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Roses are red, violets are blue

Wed, 2014-04-09 13:44

From the Marketplace Datebook, here's what's coming up April 10:

  • In Washington, a look at the nation's balance sheet. The Treasury Department issues its monthly statement for March.
  • Drone delivery is just one of the topics at the fourth annual PostalVision 2020 Conference getting underway in the nation's capital.
  • Golfers tee off in Augusta, Georgia during the first round of the Masters Tournament.
  • F. Scott Fitzgerald's novel "The Great Gatsby" was first published on April 10th, 1925.
  • And think eloquent thoughts. April is National Poetry Month.

Comcast says it needs to get bigger to compete

Wed, 2014-04-09 13:38

Before a Senate hearing on Comcast’s proposed merger with Time Warner Cable, the company dropped a lengthy memo to the Federal Communications Commission, summed up in a blog post. In part, it argued that the merger would be good for competition in broadband, since Comcast’s rivals— including telecoms like Verizon and AT&T— are so big

Which is a different question from whether they offer broadband services that actually compete with Comcast. Andy Hargreaves, a Pacific Crest Securities analyst who looks at both TV and tech, thinks Comcast already dominates, with other companies unable to consistently offer similar speeds.

He estimates that the merged company would have the best-quality service in about 70 percent of the U.S. market. He thinks that’s a problem -- it gives the company power to keep jacking up prices.  “They are exceptionally good at raising rates,” he says.

However, he doubts these questions will sink the deal. Merging the companies, he says, doesn’t actually make it much harder for a real competitor to emerge.

“It’s already near impossible,” he says. “So raising the bar from really, really, really, really, really, high to really, really, really, really, really, really, REALLY high is not that big a deal.”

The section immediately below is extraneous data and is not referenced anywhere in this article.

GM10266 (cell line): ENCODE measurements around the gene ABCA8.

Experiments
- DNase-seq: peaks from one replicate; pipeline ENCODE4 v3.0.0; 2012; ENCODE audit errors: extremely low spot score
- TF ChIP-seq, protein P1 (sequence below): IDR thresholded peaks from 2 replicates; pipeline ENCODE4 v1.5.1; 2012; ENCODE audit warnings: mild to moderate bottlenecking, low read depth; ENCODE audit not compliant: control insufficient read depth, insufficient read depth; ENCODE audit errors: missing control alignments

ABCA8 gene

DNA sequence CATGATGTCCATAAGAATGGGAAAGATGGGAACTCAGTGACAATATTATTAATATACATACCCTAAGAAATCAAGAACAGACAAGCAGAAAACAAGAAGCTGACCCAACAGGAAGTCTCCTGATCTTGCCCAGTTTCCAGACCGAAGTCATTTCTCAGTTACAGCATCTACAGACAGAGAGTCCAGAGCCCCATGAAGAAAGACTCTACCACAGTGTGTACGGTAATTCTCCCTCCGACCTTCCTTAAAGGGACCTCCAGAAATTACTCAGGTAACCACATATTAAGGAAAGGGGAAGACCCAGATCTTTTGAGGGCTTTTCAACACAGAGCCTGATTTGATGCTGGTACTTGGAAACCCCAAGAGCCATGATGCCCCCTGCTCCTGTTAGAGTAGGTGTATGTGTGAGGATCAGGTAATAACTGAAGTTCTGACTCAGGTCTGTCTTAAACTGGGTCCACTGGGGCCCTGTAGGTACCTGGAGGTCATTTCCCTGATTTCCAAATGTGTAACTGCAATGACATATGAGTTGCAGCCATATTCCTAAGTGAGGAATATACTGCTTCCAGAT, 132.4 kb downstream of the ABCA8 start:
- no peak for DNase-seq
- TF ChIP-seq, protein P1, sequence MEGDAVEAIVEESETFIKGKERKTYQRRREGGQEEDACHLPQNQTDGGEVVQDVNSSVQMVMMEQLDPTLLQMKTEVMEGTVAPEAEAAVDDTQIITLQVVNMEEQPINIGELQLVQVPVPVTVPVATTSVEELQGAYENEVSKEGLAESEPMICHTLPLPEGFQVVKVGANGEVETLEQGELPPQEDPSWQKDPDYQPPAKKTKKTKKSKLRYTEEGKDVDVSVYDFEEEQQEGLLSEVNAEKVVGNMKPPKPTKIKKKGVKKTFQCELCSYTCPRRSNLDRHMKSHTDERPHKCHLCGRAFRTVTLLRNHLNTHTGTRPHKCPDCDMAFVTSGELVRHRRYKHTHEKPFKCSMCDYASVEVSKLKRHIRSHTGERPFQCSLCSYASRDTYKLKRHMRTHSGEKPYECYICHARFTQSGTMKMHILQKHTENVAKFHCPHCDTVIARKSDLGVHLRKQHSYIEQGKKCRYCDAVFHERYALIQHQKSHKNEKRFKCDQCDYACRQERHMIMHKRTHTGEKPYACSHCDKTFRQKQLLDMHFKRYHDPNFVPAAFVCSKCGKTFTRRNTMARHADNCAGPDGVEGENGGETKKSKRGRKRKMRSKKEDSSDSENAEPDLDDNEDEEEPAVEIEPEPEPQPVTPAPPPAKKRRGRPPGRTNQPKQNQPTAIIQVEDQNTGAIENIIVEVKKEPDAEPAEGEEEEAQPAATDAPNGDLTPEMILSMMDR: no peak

David Balto, an anti-trust lawyer and a former Federal Trade Commission official, thinks the merger will likely be approved. Comcast and Time Warner haven't been competing with each other before the merger in existing markets, so consumers aren’t losing choices.

“You may not like the competitive environment,” he says, “but there are scores of mergers that the FTC and the Justice Department have approved because they could not find a loss of competition.”

Goldman Sachs considers shutting down its 'dark pool'

Wed, 2014-04-09 13:10

Goldman Sachs executives have reportedly been toying with the idea of shutting down their dark pool, known as Sigma X.

"Dark pools" are to stock exchanges what private pools are to the Y. They are places for people to trade stocks in private, and many banks have them.

Privacy and Savings

There are benefits to having a dark pool, to be sure. Customers can trade more cheaply as they don’t pay exchange fees like they would on, say, the NYSE.  For institutional investors, privacy can be critically important as well. For example, an institutional investor making a supersized buy order in the open would be noticed by sellers, who would raise the price before the order was even complete.  

“Essentially, large institutional investors like this as a way of minimizing price impact and reducing trading costs,” says Craig Pirrong at the University of Houston. 

Suspicion and Negative PR

However, there is also a great deal of suspicion over dark pools at the moment, as the flipside of privacy is decreased transparency. “There’s a considerable deal of regulatory uncertainty and legal uncertainty,” Pirrong says.